Wednesday, April 17, 2024

Beyond The Six Senses

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Innovations such as drones, robots and satellites have significantly improved the level of security of defence armed forces. In this article, we learn about the sensors within and beyond those used in the military sector.

Sensors have radically changed how we understand and interact with our world in real time. These allow us to detect data and other key performance metrics that can be analysed to get accurate information for weather forecast, automation, defence, military and aerospace.

A sensor senses changes in the environment and sends information to other electronics. Its sensitivity indicates how much its output changes when the input quantity being measured changes. In this article we talk about sensor applications in defence using remote sensing, weather monitoring, robots and drones.

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Central Reserve Police Force (CRPF) has started procuring drones for tackling Maoists and terrorists. Defense Research and Development Organisation (DRDO) successfully tested Rustom 2, a heavy-duty drone. The objective of this drone is to carry out 24-hour surveillance for the armed forces.

First-day image from Cartosat-2 series satellite
Fig. 1: First-day image from Cartosat-2 series satellite (Credit:

Cartosat-2 series – PSLV-C40 satellite was launched from SDSC SHAR, Sriharikota, Andhra Pradesh, on January 12, 2018 at 09:29 hours (IST). It is a follow-on mission of Cartosat-2 series with the primary objective of providing high-resolution scene-specific spot imageries. It was made by Indian Space Research Organisation (ISRO) for observating the Earth revolving in Sun’s synchronous polar orbit. The satellite carries panchromatic (black and white) and multi-spectral (colour) cameras, thus capable of delivering high-resolution data.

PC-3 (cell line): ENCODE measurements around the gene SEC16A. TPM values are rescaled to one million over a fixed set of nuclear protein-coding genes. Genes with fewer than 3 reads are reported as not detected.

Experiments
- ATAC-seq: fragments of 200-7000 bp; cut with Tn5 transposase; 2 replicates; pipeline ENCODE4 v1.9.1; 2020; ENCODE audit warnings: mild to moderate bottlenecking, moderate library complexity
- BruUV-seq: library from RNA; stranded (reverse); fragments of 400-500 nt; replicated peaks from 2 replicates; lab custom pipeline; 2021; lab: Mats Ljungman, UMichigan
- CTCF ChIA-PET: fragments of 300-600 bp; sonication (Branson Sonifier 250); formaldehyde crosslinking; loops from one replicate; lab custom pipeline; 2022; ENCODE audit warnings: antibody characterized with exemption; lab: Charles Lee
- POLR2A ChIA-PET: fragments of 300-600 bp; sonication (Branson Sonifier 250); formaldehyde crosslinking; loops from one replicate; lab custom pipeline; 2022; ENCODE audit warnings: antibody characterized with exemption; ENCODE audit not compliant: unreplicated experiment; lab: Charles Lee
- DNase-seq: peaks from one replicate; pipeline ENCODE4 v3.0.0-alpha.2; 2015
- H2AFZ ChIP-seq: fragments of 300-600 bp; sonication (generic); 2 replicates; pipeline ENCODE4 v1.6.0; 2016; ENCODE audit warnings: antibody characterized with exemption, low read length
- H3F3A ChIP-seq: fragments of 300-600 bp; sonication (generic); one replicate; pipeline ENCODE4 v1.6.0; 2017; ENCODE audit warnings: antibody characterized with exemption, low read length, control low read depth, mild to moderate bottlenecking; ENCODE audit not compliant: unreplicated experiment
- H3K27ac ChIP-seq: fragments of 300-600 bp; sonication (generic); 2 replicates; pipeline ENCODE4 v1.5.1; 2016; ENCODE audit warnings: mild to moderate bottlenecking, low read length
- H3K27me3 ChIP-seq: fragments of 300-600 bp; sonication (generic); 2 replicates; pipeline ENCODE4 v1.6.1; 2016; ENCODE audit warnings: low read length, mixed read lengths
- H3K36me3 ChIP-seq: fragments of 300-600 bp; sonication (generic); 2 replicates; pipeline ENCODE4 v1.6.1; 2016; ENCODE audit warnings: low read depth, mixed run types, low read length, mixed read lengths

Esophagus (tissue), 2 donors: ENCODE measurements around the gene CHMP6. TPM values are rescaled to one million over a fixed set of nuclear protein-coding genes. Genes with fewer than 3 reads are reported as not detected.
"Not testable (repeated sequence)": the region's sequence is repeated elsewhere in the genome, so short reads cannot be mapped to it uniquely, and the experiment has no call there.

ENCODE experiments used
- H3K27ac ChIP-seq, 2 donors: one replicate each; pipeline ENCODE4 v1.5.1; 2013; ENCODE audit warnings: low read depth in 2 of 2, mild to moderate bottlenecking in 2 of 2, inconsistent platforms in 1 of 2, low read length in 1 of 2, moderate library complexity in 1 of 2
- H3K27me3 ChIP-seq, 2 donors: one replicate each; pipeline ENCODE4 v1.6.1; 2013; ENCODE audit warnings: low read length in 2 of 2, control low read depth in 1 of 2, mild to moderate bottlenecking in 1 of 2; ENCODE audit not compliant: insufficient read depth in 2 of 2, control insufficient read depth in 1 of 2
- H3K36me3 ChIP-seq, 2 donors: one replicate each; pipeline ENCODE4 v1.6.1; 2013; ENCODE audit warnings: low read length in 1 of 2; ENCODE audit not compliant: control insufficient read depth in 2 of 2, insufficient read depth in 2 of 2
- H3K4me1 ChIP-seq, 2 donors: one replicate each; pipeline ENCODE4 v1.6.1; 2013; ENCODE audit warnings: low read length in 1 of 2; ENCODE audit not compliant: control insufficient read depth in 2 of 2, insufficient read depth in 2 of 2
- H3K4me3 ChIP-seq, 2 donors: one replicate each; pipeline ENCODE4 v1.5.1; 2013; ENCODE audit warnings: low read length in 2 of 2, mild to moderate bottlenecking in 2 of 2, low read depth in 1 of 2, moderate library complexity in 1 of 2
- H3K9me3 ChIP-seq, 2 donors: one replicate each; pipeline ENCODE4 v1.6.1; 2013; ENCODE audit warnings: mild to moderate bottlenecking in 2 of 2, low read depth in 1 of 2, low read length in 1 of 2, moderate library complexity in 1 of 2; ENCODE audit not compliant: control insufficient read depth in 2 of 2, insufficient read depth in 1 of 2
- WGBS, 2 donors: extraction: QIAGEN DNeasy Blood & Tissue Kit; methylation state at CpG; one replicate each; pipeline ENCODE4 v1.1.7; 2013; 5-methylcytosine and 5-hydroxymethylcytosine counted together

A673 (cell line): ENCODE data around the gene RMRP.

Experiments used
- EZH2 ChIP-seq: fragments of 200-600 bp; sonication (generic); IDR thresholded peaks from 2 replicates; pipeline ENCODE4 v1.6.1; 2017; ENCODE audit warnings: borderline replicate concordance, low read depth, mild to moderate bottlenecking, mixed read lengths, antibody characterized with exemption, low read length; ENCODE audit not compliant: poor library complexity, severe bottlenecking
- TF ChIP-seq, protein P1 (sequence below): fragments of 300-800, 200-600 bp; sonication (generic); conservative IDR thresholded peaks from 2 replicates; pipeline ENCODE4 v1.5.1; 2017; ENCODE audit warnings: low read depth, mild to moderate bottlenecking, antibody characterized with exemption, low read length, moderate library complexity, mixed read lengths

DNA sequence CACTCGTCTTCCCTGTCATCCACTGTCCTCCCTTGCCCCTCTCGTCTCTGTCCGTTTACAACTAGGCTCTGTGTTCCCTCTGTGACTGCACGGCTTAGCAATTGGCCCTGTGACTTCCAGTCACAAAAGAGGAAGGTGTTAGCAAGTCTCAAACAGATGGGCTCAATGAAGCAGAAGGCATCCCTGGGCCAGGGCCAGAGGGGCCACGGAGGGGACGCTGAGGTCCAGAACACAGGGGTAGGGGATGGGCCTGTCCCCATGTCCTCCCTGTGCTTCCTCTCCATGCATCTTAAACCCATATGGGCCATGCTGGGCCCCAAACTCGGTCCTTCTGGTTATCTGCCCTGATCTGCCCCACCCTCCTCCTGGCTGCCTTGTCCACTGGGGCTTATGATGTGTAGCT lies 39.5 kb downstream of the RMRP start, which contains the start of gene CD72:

Remote sensing

Remote sensing can be active or passive based on the sensors used. Active sensors send light waves from their own source and measure the backscatter reflected light. On the other hand, passive sensors measure reflected sunlight (emitted from the Sun) from the objects.

Remote sensing helps defence, military and aerospace to provide different kinds of information. Navigating ships use remote sensing technologies like wind wave information, routing analysis, ship proximity along with GPS to save ships from sinking on hitting an iceberg. For searching crashed aircraft, many satellites orbit the Earth each day, collecting data that can be useful in finding lost or crashed aircraft.

Fig. 2 is an example of active remote sensing. It may appear as just a light-and-dark pixel image. But after analysing the same, a lot of information can be found. The dark spot in the image is due to specular reflection. In this case, it shows smooth surfaces like paved surfaces or a flowing river. Double bounce backscatter waves in the image represent the bright white part in the centre. That is an urban feature like a building. Majority of the radar image is due to diffused scattering, that is, from the rough surface of vegetation growing in agricultural areas.